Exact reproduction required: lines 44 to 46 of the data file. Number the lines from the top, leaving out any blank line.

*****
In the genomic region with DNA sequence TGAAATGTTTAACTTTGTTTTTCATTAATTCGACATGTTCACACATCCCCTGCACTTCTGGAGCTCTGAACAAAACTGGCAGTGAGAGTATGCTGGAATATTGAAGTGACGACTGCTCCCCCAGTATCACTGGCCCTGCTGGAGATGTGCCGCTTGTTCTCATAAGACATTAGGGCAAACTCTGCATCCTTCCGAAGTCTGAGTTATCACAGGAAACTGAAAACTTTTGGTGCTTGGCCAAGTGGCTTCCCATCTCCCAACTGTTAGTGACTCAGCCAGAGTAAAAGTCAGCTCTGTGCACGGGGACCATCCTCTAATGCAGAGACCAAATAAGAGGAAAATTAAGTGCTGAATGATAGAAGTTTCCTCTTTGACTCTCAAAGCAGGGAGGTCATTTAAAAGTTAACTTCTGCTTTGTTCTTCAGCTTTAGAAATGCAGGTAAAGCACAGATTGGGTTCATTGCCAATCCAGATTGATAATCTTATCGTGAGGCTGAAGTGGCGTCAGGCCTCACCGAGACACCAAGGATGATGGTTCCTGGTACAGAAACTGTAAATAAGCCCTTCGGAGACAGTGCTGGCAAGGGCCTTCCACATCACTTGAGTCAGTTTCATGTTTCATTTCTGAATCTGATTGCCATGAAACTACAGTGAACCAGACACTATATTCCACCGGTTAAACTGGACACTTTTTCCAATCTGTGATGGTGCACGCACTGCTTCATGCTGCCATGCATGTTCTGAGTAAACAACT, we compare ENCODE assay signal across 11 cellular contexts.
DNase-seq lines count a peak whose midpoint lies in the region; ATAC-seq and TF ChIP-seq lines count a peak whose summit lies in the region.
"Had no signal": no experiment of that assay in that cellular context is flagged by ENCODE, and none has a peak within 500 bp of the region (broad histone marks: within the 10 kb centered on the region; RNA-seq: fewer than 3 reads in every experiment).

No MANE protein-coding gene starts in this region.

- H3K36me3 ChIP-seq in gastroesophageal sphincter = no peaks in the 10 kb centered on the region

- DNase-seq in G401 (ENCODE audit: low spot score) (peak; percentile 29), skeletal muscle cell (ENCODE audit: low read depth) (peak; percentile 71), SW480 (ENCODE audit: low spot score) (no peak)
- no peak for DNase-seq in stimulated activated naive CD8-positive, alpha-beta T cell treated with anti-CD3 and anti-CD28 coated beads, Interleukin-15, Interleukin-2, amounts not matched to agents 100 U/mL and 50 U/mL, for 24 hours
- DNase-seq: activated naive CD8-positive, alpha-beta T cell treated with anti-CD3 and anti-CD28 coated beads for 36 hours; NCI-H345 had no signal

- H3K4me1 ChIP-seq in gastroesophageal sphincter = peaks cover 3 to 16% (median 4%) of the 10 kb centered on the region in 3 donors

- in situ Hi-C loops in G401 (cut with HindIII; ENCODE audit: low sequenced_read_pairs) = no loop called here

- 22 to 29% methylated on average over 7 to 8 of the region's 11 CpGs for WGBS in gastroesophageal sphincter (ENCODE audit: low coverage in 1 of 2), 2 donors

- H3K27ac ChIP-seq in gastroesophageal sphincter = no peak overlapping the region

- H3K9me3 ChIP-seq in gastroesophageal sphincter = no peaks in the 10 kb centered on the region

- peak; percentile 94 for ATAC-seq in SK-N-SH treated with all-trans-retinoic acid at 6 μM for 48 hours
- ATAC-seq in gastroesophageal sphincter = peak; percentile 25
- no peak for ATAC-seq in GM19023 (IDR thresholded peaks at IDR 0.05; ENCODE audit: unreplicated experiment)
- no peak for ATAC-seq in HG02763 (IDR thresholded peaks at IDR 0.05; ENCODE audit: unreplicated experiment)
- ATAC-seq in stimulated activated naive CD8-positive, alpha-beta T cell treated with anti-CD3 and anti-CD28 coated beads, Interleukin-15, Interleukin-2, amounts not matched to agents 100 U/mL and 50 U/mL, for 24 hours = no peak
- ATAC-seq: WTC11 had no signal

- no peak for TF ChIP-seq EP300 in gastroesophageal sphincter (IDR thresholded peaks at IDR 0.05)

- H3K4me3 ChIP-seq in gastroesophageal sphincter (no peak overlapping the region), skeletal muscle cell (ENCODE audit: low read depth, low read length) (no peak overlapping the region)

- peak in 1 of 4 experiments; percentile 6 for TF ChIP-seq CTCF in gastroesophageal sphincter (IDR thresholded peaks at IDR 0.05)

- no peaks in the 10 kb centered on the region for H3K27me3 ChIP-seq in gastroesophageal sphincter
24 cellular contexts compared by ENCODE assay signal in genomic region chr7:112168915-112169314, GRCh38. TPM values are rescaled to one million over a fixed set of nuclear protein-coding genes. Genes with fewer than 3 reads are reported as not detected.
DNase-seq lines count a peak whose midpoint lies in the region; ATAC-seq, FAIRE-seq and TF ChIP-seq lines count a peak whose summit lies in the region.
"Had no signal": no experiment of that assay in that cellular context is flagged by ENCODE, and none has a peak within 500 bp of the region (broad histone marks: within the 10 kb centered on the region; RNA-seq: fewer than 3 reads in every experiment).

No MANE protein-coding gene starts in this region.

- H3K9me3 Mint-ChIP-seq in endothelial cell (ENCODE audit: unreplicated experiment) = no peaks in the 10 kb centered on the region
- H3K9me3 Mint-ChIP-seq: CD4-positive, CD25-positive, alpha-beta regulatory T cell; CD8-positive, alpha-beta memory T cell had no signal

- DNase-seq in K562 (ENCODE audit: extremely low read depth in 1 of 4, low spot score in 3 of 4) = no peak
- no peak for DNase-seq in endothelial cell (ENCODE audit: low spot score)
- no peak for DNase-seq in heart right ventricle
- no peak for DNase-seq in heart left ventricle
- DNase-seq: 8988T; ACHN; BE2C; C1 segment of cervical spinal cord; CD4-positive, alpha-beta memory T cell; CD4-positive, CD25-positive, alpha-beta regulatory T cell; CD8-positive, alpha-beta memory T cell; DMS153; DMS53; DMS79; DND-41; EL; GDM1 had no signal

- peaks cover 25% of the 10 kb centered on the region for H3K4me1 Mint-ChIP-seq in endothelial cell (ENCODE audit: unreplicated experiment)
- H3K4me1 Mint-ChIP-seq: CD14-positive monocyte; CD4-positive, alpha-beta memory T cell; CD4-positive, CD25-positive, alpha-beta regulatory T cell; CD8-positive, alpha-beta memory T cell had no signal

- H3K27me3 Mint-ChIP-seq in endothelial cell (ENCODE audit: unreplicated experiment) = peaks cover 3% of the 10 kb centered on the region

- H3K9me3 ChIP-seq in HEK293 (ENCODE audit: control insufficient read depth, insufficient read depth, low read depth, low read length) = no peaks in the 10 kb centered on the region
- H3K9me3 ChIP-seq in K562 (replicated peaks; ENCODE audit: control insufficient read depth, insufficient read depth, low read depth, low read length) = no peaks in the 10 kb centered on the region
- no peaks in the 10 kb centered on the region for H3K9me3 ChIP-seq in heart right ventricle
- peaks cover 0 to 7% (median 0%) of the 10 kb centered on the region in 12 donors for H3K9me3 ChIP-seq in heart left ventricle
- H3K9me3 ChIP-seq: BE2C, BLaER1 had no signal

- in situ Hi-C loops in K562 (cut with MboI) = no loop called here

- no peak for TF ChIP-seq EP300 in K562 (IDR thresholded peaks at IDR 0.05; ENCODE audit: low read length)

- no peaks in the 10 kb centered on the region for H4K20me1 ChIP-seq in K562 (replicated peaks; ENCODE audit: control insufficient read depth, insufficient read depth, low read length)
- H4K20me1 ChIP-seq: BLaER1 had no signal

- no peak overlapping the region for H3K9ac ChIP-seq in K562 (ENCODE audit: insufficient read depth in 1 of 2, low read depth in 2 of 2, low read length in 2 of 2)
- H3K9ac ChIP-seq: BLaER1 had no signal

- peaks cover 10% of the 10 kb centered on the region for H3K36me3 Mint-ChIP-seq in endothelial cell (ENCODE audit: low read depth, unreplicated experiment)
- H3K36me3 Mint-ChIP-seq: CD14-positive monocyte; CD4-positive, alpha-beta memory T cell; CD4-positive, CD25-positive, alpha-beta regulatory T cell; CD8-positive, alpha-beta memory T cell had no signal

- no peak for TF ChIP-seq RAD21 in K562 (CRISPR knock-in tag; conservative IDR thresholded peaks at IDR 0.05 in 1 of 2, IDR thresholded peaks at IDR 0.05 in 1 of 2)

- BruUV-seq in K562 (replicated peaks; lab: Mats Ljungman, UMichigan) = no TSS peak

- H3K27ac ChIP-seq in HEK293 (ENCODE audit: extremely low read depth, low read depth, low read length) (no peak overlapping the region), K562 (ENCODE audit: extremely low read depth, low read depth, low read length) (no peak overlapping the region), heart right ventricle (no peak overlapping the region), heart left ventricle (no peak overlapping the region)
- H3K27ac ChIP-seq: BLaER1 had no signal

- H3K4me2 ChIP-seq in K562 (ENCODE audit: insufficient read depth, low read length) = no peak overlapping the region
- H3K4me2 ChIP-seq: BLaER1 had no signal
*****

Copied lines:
- no peak for TF ChIP-seq EP300 in K562 (IDR thresholded peaks at IDR 0.05; ENCODE audit: low read length)

- no peaks in the 10 kb centered on the region for H4K20me1 ChIP-seq in K562 (replicated peaks; ENCODE audit: control insufficient read depth, insufficient read depth, low read length)
- H4K20me1 ChIP-seq: BLaER1 had no signal